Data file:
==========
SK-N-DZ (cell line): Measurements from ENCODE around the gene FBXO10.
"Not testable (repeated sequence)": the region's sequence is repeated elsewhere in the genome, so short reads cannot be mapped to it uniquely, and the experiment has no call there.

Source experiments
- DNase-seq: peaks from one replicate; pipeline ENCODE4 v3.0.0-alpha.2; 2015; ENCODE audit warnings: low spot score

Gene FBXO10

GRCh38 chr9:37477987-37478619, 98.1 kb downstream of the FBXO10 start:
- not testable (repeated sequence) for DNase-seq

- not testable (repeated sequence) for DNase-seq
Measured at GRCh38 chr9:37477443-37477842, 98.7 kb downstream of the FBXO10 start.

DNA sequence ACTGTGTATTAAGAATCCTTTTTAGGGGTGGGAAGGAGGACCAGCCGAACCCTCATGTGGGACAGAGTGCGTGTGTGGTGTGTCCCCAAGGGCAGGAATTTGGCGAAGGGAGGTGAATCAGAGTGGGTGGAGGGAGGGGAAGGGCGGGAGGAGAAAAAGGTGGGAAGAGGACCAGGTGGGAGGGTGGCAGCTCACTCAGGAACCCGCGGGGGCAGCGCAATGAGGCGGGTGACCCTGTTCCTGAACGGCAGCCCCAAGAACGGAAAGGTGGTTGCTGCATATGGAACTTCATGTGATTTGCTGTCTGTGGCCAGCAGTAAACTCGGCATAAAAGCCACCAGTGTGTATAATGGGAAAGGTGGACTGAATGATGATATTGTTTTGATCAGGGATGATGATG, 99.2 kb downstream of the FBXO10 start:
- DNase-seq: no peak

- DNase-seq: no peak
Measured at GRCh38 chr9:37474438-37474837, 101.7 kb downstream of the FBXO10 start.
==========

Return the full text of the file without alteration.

SK-N-DZ (cell line): Measurements from ENCODE around the gene FBXO10.
"Not testable (repeated sequence)": the region's sequence is repeated elsewhere in the genome, so short reads cannot be mapped to it uniquely, and the experiment has no call there.

Source experiments
- DNase-seq: peaks from one replicate; pipeline ENCODE4 v3.0.0-alpha.2; 2015; ENCODE audit warnings: low spot score

Gene FBXO10

GRCh38 chr9:37477987-37478619, 98.1 kb downstream of the FBXO10 start:
- not testable (repeated sequence) for DNase-seq

- not testable (repeated sequence) for DNase-seq
Measured at GRCh38 chr9:37477443-37477842, 98.7 kb downstream of the FBXO10 start.

DNA sequence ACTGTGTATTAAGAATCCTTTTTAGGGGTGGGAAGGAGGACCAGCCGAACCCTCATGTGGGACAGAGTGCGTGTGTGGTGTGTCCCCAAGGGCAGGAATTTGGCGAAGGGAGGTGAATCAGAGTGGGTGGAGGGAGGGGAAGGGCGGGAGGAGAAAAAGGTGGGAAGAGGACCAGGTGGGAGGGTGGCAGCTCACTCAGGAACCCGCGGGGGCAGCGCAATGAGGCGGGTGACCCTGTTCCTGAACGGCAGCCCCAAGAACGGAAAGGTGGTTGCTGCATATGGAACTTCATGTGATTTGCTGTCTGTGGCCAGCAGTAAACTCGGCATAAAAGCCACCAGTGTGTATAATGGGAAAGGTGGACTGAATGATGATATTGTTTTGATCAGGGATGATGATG, 99.2 kb downstream of the FBXO10 start:
- DNase-seq: no peak

- DNase-seq: no peak
Measured at GRCh38 chr9:37474438-37474837, 101.7 kb downstream of the FBXO10 start.